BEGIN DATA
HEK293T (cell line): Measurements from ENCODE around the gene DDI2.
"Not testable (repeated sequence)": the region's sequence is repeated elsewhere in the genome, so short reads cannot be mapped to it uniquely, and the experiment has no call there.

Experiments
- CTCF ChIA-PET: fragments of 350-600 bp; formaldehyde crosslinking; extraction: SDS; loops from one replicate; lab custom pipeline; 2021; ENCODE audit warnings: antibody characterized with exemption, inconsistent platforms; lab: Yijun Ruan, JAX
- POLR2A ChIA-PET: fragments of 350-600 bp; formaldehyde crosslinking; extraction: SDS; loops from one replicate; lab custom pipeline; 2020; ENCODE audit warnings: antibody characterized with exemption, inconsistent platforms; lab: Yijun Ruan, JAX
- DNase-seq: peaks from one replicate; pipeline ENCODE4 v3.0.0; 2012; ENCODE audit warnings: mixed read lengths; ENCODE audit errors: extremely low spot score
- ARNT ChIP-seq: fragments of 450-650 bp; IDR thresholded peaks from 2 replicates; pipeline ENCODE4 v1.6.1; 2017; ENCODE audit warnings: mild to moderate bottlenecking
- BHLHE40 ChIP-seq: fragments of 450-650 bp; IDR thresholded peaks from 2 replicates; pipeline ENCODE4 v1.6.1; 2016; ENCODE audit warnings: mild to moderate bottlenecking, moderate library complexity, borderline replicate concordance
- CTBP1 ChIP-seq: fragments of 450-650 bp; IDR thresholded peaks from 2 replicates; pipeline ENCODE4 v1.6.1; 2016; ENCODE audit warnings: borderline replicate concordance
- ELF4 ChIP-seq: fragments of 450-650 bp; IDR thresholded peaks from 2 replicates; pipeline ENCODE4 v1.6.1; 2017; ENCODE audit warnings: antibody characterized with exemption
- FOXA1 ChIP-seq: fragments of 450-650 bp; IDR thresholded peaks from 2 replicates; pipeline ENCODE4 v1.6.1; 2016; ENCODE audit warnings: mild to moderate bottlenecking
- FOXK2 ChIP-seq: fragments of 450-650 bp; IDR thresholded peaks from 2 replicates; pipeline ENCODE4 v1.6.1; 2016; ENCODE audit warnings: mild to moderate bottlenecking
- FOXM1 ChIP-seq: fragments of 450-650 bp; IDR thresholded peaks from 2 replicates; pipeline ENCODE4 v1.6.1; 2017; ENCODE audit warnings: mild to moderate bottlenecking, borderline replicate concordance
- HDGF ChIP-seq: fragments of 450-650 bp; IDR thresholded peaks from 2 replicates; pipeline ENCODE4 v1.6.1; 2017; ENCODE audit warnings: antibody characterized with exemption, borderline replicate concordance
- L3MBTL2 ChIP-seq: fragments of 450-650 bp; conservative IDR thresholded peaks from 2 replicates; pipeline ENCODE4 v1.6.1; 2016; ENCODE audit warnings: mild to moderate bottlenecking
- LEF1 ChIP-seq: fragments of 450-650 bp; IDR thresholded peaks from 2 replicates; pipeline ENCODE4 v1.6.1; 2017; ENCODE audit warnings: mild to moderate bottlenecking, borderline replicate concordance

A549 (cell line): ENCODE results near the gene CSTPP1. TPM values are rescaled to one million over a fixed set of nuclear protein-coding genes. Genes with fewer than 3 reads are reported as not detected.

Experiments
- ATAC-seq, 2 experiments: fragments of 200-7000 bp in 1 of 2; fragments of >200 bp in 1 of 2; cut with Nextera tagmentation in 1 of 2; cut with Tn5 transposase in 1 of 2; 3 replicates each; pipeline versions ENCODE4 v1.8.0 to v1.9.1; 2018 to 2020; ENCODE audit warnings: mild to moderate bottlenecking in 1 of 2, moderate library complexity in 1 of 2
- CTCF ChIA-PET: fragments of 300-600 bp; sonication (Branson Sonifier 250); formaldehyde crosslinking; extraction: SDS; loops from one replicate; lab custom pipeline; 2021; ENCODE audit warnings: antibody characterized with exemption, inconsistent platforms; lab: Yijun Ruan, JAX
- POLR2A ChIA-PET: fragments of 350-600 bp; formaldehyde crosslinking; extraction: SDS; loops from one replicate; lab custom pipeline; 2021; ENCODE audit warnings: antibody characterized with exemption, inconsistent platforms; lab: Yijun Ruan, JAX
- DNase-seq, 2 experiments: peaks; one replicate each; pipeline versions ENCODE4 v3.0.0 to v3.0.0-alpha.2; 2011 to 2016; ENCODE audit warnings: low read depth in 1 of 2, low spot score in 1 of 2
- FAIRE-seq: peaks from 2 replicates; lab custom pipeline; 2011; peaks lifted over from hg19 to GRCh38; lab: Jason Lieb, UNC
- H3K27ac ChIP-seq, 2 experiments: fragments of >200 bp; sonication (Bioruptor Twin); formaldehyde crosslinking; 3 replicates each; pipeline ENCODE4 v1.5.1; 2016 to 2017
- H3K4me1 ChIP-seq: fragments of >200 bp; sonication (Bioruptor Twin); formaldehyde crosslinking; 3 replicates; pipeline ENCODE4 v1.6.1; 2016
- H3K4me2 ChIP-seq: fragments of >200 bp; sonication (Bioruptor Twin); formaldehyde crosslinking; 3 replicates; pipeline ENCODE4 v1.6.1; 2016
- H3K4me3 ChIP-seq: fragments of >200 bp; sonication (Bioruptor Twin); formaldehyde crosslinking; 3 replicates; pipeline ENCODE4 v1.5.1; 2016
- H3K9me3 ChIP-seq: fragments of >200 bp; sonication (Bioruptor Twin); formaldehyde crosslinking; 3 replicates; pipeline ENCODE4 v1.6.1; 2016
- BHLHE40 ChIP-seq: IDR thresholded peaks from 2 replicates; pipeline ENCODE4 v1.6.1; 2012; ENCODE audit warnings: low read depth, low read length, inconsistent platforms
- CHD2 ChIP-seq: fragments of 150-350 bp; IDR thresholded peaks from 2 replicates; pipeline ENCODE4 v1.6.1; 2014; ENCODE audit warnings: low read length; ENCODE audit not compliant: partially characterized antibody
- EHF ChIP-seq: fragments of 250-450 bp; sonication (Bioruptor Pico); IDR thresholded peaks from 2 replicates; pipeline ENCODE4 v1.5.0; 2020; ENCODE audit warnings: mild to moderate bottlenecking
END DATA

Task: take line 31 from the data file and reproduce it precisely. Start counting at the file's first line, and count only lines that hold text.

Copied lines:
- EHF ChIP-seq: fragments of 250-450 bp; sonication (Bioruptor Pico); IDR thresholded peaks from 2 replicates; pipeline ENCODE4 v1.5.0; 2020; ENCODE audit warnings: mild to moderate bottlenecking